Pictures speak a thousand words
Creating the right impression if you are a small business or self employed, is really important. I speak with a lot of business owners and one of the hardest tasks I find is explaining to them the importance of professional quality images for their websites, social media presence and printed media.
You only get one chance to make a good first impression.
Ian Dixon says
Interesting article Alan Stainer yet read on.
The article makes me go urgh because of the graphic it uses. Had it not been for the fact that I know who you are then I may well have just done as you mention and hit the back button to go elsewhere.
I’ve felt that way when opening other articles that you write for that newspaper too. It might just be me but I think they need a very serious redesign.
Back to images
I agree with you that getting images created by a professional is the best approach for setting a business impression.
However, most small businesses lack the finances to do that. Therefore, they must create their own.
The tricky part here is that what is needed for the Web and what is needed for print are different.
My pictures for Experimental Chefs are taken with terrible lighting. I then crop to lose parts, sharpen to enhance, edit to watermark then scale to a 600px width. Final step is to save a jpg with the quality taken down to the 50 level. That gives a final image that works well on the web because that is matching what screens will display. Oh, I save the base image at full resolution for possible print use as that often requires a higher resolution.
So I would suggest that most small businesses are in a position where they need to create their own images and cannot bring a professional to do it for them. There are ways to make those images better though and I have picked up some useful tips on doing just that here on G+
Alan Stainer says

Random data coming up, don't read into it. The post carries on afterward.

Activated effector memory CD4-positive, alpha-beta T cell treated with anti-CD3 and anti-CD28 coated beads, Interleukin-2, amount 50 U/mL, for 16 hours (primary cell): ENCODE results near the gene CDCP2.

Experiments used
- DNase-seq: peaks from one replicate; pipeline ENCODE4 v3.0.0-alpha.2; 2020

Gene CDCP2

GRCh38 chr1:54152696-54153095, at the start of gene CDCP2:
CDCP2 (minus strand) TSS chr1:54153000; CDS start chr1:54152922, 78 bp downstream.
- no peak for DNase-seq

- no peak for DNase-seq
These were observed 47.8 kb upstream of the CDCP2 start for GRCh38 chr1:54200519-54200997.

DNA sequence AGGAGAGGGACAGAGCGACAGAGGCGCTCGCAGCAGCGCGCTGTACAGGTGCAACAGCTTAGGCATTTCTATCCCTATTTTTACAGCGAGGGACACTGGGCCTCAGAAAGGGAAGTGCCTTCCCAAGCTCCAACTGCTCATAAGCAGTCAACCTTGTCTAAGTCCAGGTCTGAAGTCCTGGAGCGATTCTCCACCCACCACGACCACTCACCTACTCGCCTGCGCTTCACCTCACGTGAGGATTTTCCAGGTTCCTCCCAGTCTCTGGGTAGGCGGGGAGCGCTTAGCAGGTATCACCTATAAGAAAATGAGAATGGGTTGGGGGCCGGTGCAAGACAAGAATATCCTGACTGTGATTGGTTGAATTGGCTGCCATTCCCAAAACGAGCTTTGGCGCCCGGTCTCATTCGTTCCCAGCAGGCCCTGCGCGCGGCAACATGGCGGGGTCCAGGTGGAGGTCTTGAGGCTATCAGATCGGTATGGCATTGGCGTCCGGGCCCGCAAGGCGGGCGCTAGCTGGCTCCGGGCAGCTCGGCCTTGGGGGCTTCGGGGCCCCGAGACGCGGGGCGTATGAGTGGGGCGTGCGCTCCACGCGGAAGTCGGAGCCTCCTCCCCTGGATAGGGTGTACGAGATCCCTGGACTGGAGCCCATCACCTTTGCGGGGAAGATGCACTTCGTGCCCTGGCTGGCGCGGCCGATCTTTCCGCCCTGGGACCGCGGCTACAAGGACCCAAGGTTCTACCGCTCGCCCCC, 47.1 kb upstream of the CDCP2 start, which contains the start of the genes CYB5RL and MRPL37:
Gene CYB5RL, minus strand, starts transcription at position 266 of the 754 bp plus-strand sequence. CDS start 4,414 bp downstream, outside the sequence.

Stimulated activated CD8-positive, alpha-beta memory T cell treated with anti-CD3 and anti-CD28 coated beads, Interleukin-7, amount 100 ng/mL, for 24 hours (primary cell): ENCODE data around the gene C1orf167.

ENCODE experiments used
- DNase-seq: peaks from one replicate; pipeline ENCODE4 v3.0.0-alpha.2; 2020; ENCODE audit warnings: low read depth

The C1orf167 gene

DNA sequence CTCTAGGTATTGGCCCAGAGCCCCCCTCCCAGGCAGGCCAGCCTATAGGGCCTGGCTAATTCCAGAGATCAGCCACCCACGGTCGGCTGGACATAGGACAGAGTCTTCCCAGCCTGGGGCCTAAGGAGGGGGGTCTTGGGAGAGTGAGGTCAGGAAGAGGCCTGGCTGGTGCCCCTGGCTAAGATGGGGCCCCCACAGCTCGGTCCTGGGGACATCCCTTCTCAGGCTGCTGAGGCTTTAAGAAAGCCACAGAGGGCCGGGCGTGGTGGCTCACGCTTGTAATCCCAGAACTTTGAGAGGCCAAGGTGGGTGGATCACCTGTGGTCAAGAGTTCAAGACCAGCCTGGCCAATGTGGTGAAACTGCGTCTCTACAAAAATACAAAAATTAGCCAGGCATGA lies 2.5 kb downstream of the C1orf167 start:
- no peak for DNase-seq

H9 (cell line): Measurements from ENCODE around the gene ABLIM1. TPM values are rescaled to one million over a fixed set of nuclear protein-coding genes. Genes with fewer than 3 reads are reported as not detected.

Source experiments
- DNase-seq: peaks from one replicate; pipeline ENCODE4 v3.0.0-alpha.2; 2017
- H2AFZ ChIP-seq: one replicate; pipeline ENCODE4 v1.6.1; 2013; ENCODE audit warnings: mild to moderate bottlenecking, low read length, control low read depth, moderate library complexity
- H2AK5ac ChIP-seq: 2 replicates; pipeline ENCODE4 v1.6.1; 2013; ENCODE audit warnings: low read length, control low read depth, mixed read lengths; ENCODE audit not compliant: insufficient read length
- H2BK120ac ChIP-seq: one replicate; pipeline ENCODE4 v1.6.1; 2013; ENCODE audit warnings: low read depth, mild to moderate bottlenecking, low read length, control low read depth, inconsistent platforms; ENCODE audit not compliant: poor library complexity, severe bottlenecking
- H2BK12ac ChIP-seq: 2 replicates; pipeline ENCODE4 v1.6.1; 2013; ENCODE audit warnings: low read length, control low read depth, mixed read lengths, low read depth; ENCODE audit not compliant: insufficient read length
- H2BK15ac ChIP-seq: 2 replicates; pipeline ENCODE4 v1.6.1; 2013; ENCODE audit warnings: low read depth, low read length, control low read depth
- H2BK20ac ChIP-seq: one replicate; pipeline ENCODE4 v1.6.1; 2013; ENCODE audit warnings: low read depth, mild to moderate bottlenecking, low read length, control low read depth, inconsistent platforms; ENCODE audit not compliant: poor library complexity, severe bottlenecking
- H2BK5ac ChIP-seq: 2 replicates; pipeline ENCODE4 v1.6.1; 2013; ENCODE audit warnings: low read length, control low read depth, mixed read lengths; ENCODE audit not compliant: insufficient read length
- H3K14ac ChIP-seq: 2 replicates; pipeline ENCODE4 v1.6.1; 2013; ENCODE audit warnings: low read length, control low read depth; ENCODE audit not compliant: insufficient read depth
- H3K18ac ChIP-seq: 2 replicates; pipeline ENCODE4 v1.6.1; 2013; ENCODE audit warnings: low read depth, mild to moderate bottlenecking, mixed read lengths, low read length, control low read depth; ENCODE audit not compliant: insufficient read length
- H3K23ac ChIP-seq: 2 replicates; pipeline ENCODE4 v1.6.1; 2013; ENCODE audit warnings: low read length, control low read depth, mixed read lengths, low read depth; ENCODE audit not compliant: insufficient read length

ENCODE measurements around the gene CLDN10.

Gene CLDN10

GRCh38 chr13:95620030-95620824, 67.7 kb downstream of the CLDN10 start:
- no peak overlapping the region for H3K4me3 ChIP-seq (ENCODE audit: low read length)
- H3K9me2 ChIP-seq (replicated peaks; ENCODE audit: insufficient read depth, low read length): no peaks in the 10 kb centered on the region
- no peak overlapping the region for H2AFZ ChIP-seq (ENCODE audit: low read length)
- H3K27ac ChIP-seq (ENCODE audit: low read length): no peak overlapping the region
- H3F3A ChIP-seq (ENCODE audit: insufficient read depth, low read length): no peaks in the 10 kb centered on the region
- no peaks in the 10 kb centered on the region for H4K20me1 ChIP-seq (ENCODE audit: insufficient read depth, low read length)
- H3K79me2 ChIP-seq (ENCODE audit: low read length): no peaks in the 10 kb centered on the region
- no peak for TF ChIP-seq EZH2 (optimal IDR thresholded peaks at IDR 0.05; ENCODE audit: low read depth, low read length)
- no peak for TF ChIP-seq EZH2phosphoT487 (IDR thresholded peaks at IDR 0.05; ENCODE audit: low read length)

Ian Dixon the photos that go in the paper are different to the one that is used online. You’ll have to trust me when I say they are better than my big mug. Unfortunately I haven’t got control over what image gets used online.
Ian Dixon says
I was taking a swipe at the newspaper with that one Alan Stainer because I do realise you have no control over the final presentation.
Now I assume they have columns from other people done in the exact same way. All with an overly large picture at the top.
It puts me off and would be very likely to lead to me leaving a page rather than reading further. I survive it with things from you because I know who you are from here on G+. Might well just ignore anybody else though.
Still, even the big groups get it wrong a lot of the time. The email update I get from one is a total disaster for the number of times that they manage links that fail to work. Think female anatomy parts if you want to guess the company that I mean
Alan Stainer says
Ian Dixon going back to your previous comment, I think some small businesses definitely struggle when it comes to creating images and copy themselves. Simply, if your expertise is in a field completely unrelated to computers, photography, art or even writing, then you will find it hard. For example, plumbers, mechanics and carpenters.
Now, I am not saying the above holds true for all plumbers, mechanics and carpenters, but it is certainly a consideration.
The opposite to that is of course true as well. While I may be able to turn my hand at the arty things, I am completely bewildered by plumbing, mechanics and carpentry. If I find myself needing those skills, it is definitely cost effective to get an expert in!